We finished lunch and went back into the studio, and Rob put “Keep Me Blinded” on in the studio.

It sounded ridiculous. The music was ten thousand feet high, and it weighed eight tons.  It occupied every square foot of space around me; there wasn’t even enough room for my brain.

“See?  Right there.  Ding-ding-ding-ding.” Ralph was trying to explain it to me.

I played something.

“No, not quite that.  More like a ding-ding-ding-ding.”

I diddled around for a few minutes, and finally, Ralph said “THERE.  Just like that.”

So we played the song through, and every time we came to the chorus, I did this “ding-ding-ding-ding” thing.  I was nervous and my hands were shaking, and it took me a few takes to calm down and play even the most simple thing.

Rob came out of the control room.  “You could do something else, you know.”

“Like, what else?” I asked.

“Well, you could embellish on that a little bit,” he said. “Play over some more parts of the song.”

I had never played the song before.  I made up a sucky riff to play over the chorus.

“Yeah!” Mark said.  “That sounds amazing!”

It did not sound amazing.  It sounded like I was playing a toy piano on a children’s television show.  There was absolutely nothing rock and roll about what I was doing, and I was doing it over and over and over again.  If you go on YouTube, and search for “Rock And Roll Piano,” you’ll get a thousand videos of weak-ass amateurs playing terrible, entry-level boogie progressions on weak-sounding Casio keyboards. That’s what it sounded like.

We played it through once more, and I played it with absolutely no emphasis whatsoever.  No feeling.  Mark went outside for a cigarette, and I started noodling around on the piano a little bit.  Eventually, Rob came in.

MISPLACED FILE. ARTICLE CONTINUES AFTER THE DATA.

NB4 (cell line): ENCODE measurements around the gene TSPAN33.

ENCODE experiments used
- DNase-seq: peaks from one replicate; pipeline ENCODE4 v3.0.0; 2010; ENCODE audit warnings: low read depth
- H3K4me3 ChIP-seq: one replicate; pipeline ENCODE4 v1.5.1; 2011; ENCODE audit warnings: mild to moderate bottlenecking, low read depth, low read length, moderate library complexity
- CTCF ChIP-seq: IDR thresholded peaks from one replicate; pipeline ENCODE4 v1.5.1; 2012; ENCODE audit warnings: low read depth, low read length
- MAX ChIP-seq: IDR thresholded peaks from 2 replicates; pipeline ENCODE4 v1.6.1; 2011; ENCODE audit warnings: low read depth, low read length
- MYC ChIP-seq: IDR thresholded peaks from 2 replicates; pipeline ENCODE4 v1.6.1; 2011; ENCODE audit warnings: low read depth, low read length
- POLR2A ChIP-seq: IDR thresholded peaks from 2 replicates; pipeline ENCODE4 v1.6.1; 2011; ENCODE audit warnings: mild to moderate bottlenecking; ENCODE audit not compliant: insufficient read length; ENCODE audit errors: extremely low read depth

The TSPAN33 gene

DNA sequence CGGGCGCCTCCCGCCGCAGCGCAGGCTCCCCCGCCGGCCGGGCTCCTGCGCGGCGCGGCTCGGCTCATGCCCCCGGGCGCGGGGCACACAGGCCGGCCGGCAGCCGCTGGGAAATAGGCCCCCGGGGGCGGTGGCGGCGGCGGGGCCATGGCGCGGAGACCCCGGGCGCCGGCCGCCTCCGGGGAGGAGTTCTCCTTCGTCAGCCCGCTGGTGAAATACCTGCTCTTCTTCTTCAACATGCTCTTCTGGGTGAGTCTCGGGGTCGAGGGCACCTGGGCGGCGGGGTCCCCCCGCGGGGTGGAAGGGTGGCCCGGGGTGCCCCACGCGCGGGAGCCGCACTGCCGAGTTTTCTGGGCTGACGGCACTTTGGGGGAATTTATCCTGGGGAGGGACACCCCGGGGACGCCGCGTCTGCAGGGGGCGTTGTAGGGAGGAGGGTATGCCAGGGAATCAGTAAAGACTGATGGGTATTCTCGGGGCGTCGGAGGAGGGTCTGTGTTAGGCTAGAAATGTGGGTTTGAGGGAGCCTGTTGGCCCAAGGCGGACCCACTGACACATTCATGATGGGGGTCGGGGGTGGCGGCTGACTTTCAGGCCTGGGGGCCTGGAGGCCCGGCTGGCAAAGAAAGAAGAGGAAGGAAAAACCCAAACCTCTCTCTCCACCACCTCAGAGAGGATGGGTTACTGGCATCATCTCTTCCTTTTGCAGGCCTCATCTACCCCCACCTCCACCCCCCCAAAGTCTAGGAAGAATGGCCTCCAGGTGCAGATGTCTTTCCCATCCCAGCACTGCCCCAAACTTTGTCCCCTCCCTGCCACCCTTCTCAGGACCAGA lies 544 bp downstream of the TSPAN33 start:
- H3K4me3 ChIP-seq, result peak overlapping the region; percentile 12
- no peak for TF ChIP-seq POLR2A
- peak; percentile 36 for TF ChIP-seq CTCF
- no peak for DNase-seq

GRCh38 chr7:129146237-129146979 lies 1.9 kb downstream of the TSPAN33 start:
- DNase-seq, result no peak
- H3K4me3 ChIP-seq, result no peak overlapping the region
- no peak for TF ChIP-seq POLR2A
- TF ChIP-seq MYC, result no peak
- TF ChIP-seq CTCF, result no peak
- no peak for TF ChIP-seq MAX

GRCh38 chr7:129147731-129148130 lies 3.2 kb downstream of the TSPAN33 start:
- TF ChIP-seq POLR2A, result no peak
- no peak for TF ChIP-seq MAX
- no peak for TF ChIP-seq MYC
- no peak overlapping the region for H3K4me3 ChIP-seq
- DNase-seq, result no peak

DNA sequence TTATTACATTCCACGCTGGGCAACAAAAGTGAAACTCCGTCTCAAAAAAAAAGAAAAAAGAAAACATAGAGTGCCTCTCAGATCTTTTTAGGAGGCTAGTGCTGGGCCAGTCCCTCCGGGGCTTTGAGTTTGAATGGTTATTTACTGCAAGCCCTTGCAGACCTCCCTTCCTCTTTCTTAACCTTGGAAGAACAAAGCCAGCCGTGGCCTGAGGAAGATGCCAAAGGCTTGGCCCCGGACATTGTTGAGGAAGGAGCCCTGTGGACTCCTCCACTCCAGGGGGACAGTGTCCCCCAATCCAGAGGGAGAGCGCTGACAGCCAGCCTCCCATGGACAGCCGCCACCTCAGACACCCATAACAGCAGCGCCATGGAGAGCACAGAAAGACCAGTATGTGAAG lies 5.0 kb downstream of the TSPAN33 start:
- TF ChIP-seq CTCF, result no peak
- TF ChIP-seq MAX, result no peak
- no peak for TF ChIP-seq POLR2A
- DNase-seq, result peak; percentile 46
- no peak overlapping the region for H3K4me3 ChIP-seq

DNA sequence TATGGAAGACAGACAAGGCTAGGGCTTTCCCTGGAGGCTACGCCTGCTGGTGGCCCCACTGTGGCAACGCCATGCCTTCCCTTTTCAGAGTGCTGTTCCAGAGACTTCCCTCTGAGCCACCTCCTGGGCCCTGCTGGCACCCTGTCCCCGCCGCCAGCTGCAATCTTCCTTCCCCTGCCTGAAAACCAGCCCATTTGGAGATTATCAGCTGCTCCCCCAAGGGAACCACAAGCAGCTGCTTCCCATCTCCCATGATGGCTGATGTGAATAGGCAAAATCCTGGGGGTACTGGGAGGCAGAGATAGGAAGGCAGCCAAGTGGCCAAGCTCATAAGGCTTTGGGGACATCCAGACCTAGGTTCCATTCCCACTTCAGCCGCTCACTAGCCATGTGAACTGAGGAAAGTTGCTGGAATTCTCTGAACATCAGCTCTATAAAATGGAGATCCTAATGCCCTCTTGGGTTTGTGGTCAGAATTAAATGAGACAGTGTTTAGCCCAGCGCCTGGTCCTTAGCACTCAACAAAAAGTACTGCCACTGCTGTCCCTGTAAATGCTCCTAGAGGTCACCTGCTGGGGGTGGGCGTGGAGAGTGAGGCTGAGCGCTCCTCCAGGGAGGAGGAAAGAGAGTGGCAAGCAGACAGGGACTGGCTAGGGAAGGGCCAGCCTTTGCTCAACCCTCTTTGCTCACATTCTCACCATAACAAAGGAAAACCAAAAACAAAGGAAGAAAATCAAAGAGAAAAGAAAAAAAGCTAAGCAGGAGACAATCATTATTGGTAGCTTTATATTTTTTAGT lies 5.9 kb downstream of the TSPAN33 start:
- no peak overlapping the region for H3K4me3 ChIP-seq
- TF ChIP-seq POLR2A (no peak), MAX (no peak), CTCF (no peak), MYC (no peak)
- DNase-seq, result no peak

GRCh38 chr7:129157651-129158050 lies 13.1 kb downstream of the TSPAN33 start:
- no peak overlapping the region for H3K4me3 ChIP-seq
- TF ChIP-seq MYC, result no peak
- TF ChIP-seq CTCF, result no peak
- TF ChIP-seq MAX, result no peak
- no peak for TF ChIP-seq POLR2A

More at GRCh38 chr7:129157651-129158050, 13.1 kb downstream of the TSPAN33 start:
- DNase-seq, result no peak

“Hey, you know who you remind me of?” he asked.

“Who?”

“Ben Folds.  Have you ever heard Ben Folds?”

I’d heard Ben Folds.  We played piano nothing alike.  First of all, Ben Folds knew how to play the piano.  Second of all, I play piano like Tori Amos, only I don’t actually know how to play it – fingers fumbling all over the keyboard, plopping down big, fat, minor key chords, using the damper pedals to make chords even fatter.

“Never heard of him,” I lied.

“You should check him out,” he said.  “You’d like him.”

He then gave me a pep talk about playing with some emotion.  And they rolled tape again.  Ding-ding-ding-ding. Again.  Ding-ding-ding-ding.  Again.  Ding-ding-ding-ding.

It was awful.  I went into this studio, thrilled to be recording in such a legendary place, thrilled to be recording in any place, much less to be recording piano with my favorite band, on a song that was going to come out on my own record label.

I walked out of the studio, embarrassed that my band was now going to feel obligated to put my shitty piano playing on their record, embarrassed that I wasted Rob Grenoble’s time, embarrassed that I couldn’t come up with anything creative to play in even the most simple, major key pop song.

We listened to the Yankee game in Footstone’s van on the way back from the studio.  Ralph wanted to stop for a beer, but I was tired and just wanted to go home.

~ by Al on November 5, 2009.

One Response to “ding ding ding.”

  1. i like the ding ding ding. thanks Al. maybe you can play it live in February?